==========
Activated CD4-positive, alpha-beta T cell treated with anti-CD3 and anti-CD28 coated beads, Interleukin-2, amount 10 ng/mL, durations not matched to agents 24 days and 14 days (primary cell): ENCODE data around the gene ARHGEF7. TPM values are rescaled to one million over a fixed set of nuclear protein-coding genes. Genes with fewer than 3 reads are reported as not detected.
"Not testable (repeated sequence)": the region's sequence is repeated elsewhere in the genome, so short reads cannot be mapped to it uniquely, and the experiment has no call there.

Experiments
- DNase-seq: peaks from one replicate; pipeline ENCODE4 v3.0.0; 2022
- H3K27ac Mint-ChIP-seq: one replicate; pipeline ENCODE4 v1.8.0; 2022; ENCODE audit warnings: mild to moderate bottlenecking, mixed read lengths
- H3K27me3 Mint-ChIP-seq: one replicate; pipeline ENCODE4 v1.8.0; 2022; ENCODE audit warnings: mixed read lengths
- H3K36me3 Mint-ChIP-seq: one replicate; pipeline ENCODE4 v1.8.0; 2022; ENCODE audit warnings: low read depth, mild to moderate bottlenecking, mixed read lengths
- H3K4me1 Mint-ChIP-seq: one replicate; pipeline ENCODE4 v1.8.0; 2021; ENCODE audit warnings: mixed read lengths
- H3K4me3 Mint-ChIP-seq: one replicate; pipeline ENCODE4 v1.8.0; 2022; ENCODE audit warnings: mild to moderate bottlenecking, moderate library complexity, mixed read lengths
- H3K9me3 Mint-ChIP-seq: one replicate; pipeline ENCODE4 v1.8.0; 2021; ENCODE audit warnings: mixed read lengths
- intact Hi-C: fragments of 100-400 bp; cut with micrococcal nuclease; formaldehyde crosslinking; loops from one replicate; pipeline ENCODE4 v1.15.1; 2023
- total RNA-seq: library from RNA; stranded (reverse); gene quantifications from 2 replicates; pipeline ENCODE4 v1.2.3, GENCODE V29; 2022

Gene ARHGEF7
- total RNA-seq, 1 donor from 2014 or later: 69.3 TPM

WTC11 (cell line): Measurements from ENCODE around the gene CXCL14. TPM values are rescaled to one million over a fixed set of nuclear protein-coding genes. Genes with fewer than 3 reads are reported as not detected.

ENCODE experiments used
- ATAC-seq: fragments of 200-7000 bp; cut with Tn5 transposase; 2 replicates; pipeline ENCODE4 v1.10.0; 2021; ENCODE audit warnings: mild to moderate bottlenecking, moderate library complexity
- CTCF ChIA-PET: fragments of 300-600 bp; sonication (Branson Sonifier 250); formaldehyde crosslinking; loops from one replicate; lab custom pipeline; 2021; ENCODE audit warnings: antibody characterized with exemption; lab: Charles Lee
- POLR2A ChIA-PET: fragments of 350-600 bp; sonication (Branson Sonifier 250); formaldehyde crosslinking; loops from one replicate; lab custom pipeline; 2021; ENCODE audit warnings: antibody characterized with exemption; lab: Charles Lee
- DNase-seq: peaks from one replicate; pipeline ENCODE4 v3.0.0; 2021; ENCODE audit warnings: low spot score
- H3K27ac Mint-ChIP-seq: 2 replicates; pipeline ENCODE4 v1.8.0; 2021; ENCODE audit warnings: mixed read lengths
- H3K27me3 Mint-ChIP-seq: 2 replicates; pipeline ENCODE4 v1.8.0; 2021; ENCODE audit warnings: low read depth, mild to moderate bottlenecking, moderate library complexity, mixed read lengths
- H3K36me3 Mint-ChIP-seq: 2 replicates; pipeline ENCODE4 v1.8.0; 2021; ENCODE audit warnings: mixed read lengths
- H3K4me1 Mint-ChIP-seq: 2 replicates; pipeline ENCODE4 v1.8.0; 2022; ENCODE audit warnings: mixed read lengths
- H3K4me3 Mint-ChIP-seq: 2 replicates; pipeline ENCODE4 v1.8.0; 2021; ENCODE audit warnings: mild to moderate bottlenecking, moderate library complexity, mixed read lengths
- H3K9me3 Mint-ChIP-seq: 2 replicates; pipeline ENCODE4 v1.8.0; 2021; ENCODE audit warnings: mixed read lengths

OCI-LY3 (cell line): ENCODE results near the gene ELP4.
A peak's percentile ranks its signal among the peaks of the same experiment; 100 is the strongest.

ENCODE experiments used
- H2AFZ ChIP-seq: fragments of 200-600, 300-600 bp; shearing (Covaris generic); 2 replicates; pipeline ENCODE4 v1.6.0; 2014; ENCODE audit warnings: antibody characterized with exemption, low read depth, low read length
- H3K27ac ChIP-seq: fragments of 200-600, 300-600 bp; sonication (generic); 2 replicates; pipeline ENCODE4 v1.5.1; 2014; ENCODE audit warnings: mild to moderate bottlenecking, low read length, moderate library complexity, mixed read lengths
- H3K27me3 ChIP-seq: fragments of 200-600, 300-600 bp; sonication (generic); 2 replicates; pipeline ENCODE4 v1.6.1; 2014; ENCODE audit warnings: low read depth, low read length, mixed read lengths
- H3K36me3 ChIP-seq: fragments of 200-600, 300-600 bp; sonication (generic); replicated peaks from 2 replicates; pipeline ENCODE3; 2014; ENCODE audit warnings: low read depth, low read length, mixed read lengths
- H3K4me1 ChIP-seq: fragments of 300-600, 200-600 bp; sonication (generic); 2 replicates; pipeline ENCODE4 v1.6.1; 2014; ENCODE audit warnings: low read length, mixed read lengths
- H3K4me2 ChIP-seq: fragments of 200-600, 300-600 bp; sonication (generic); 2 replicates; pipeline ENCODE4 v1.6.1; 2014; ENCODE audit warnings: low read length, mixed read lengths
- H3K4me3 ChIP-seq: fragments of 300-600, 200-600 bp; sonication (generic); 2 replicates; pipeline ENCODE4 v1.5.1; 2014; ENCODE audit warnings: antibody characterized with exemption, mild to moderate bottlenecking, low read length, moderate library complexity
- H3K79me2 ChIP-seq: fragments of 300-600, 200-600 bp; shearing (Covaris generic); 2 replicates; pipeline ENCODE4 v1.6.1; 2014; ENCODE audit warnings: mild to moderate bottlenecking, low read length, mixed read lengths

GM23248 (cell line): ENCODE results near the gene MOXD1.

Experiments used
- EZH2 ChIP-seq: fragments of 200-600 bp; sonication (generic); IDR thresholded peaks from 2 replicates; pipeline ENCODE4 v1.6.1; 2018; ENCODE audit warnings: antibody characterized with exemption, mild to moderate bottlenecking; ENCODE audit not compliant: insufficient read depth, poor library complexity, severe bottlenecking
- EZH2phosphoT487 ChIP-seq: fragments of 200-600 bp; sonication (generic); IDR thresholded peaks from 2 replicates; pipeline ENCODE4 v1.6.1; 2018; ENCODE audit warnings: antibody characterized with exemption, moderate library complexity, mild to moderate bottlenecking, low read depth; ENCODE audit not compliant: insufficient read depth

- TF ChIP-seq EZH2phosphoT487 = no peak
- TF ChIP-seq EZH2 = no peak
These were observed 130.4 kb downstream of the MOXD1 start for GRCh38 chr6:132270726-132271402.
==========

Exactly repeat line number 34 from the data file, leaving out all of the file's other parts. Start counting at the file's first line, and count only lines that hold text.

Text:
- H3K4me1 ChIP-seq: fragments of 300-600, 200-600 bp; sonication (generic); 2 replicates; pipeline ENCODE4 v1.6.1; 2014; ENCODE audit warnings: low read length, mixed read lengths